During this period, we will continue to suspend childcare during our Sunday morning services, as well as Wednesday evening Awana activities. There are at least a few reasons for this. One key reason is that a substantial number of our faithful childcare volunteers fall under the high-risk category for this virus. Partly out of concern for these volunteers, we wish to avoid putting them in situations where they might be exposed to an asymptomatic child carrying COVID-19.
Another challenge we face in resuming our Sunday morning gatherings is the issue of maintaining adequate restroom sanitation. Part of this challenge pertains to keeping certain surfaces clean after each use. Another challenge is the difficulty of practicing adequate social distancing in our restrooms. Such challenges are not insurmountable, but they will likely require irregular procedures for using our restrooms. As we get closer to May 24, we will send you more details concerning what we are requesting in regards to the use of our restrooms.
A Final Word of Encouragement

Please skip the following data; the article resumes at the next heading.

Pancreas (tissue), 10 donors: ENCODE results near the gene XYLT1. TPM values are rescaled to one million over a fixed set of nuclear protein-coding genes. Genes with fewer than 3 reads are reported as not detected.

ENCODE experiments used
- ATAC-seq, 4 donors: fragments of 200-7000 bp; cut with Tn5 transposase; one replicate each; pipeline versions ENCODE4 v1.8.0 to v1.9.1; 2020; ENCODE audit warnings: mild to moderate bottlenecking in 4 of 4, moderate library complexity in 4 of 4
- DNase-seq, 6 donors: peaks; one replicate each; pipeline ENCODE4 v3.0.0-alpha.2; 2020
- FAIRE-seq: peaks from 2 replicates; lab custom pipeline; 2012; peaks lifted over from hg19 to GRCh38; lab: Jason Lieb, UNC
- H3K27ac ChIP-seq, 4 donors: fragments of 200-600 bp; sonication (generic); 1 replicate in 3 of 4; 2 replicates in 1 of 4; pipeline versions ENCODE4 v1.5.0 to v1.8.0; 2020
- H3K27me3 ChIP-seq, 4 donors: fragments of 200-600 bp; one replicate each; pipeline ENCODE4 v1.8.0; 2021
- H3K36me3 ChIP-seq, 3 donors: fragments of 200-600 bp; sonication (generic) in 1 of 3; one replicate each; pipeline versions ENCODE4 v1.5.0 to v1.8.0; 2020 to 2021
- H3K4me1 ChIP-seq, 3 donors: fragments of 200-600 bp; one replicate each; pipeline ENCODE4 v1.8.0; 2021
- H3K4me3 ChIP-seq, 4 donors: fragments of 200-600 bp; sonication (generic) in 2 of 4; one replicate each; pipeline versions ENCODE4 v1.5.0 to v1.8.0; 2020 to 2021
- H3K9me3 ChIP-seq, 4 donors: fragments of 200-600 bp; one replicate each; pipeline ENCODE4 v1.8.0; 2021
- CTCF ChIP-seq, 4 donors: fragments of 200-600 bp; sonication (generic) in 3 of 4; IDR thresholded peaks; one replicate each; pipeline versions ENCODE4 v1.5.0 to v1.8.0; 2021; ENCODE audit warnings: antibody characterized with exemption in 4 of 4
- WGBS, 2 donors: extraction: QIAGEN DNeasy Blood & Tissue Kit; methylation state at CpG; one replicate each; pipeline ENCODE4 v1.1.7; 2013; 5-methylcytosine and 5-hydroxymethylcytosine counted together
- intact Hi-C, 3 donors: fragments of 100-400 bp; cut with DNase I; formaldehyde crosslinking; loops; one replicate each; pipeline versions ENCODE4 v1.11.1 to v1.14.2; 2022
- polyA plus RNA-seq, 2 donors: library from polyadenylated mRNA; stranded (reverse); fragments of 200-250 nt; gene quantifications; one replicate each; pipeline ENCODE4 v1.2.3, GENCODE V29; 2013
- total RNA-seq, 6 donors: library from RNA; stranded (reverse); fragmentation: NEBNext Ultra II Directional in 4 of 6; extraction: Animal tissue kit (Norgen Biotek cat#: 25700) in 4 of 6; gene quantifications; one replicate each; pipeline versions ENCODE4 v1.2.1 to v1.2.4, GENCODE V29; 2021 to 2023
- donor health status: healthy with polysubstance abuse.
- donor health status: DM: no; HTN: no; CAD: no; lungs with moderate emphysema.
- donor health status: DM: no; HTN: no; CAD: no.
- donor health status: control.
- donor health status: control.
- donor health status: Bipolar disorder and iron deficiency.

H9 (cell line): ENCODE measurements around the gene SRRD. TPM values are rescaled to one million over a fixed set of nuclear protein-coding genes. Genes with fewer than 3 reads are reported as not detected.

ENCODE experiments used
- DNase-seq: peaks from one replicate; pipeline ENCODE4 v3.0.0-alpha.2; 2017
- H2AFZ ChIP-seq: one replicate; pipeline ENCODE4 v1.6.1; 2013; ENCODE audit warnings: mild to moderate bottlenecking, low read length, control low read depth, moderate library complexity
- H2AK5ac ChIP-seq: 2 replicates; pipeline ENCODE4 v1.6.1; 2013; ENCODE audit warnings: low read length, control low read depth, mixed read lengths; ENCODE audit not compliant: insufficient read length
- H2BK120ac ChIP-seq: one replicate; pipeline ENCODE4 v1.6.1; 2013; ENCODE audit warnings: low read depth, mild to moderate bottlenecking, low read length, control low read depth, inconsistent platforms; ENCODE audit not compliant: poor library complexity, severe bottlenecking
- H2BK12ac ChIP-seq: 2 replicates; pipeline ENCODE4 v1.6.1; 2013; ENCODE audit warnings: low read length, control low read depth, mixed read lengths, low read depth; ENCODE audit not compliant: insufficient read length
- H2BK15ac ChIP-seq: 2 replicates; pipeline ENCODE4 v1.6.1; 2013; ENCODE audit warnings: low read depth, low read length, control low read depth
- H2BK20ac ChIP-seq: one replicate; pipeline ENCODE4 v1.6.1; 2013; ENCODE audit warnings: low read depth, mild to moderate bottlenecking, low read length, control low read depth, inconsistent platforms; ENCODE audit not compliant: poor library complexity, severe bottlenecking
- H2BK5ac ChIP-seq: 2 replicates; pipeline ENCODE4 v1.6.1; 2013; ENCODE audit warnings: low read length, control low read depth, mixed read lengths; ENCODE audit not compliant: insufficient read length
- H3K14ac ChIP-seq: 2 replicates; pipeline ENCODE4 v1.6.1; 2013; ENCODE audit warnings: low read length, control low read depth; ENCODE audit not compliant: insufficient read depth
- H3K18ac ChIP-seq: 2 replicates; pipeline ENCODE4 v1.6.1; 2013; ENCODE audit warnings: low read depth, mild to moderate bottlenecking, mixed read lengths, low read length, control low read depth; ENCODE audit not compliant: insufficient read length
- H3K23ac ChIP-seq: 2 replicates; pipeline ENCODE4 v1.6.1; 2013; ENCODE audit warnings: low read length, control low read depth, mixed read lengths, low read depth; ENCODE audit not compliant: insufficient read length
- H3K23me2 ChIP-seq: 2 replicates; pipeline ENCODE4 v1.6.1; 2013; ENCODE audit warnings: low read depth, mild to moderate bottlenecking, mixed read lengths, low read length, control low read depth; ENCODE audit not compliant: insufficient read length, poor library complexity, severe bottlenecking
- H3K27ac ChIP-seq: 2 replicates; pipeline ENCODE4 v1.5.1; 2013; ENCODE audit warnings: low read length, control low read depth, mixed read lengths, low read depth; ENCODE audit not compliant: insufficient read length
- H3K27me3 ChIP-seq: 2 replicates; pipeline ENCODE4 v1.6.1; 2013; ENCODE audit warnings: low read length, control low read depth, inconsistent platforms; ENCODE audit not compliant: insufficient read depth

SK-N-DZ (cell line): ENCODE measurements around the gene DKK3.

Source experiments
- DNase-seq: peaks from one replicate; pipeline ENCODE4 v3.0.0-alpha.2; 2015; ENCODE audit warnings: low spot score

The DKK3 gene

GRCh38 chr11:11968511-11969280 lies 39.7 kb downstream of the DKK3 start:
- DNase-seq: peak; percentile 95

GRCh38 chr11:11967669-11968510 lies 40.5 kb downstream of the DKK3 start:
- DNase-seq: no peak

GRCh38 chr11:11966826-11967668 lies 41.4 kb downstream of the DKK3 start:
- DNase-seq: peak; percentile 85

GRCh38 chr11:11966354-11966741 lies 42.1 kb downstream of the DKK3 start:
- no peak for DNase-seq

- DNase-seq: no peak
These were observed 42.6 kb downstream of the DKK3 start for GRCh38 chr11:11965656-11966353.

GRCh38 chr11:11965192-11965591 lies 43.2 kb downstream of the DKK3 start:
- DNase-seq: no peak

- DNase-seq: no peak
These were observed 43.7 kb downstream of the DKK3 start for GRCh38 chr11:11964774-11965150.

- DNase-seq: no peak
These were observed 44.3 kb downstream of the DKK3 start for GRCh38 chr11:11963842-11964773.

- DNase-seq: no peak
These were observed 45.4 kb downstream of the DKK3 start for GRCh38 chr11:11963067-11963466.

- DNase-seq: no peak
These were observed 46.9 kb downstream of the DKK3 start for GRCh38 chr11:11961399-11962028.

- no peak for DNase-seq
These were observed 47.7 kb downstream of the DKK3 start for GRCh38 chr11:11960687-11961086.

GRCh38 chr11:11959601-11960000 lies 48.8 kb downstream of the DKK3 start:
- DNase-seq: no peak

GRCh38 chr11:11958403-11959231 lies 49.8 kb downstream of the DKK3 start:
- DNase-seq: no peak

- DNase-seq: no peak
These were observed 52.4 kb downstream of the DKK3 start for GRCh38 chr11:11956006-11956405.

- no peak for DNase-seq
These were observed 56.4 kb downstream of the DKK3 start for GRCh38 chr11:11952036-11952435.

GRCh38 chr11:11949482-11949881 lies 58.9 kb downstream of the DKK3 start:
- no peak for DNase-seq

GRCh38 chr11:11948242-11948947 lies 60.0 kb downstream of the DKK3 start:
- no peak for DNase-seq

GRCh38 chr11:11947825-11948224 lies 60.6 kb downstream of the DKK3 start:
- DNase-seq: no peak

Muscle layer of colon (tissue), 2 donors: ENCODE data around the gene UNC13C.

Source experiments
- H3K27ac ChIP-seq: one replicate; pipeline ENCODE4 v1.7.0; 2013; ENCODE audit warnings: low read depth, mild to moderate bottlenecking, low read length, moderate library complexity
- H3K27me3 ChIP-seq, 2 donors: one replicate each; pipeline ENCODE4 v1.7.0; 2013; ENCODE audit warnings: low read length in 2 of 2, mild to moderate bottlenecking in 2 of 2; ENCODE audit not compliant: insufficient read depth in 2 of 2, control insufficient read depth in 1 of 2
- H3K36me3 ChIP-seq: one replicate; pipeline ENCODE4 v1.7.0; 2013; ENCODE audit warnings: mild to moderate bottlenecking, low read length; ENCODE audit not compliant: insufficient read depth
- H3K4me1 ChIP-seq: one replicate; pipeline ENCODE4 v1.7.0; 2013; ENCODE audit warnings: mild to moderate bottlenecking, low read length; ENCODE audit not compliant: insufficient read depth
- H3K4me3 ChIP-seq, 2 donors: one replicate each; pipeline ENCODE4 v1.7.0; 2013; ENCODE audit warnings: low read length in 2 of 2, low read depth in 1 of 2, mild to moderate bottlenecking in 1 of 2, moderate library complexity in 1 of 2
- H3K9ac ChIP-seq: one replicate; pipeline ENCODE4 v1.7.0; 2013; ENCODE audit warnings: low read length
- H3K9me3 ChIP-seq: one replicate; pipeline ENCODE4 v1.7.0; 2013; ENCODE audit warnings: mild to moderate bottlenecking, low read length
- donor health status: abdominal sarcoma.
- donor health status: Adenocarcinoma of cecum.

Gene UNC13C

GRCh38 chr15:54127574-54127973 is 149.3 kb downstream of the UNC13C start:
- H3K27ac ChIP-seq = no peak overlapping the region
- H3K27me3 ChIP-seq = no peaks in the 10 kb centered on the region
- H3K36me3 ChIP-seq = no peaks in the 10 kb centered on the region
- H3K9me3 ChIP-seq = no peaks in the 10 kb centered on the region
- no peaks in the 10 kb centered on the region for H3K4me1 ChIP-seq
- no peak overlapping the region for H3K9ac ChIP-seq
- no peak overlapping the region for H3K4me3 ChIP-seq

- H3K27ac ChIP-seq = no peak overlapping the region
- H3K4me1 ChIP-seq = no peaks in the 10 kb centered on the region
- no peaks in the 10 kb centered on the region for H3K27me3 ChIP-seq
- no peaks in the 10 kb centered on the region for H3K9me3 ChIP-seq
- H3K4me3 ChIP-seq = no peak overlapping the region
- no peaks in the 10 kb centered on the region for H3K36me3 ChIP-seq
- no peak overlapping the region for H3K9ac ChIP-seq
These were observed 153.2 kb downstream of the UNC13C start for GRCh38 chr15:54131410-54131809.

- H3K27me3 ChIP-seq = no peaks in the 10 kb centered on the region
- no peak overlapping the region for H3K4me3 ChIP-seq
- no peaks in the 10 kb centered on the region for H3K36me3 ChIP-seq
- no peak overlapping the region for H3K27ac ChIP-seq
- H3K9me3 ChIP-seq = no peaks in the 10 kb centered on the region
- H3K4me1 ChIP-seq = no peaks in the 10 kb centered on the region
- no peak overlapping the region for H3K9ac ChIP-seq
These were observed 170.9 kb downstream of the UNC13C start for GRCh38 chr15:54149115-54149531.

Brothers and sisters, I’m sure some of you have opinions about COVID-19 and the challenges it is forcing upon all of us. Among the pastors I’ve spoken with in recent days, many of them are concerned about divisions being sowed in their congregations over how quickly—or slowly—to reimplement our Sunday worship gatherings. Within our own congregation, it is likely that some members may be skeptical of the severity of this virus and view such precautions as unnecessary at best. Others may even be reluctant to gather in a normal capacity until a vaccine is developed (I’ve spoken to at least one such member today with this concern). Whatever your feelings on these complex issues, let me encourage you “walk worthy of the calling you have received, 2 with all humility and gentleness, with patience, bearing with one another in love, 3 making every effort to keep the unity of the Spirit through the bond of peace” (Eph 4:2–3). I might also point you to what I myself have had to be reminded of again and again these last weeks: there is so much about this challenge that remains unknown to us. Though we may have strong opinions about quarantines, social distancing, and the effects of shutdowns on the economy, we must remember that only with the Lord can it be said, “there is no limit to his understanding” (Isa 40:28). We should continue to pray for God to grant our government leaders and health officials wisdom on these matters. Let’s also pray for the Lord to give us grace to “outdo one another in showing honor” to our brothers and sisters when we may disagree on these issues (Rom 12:10).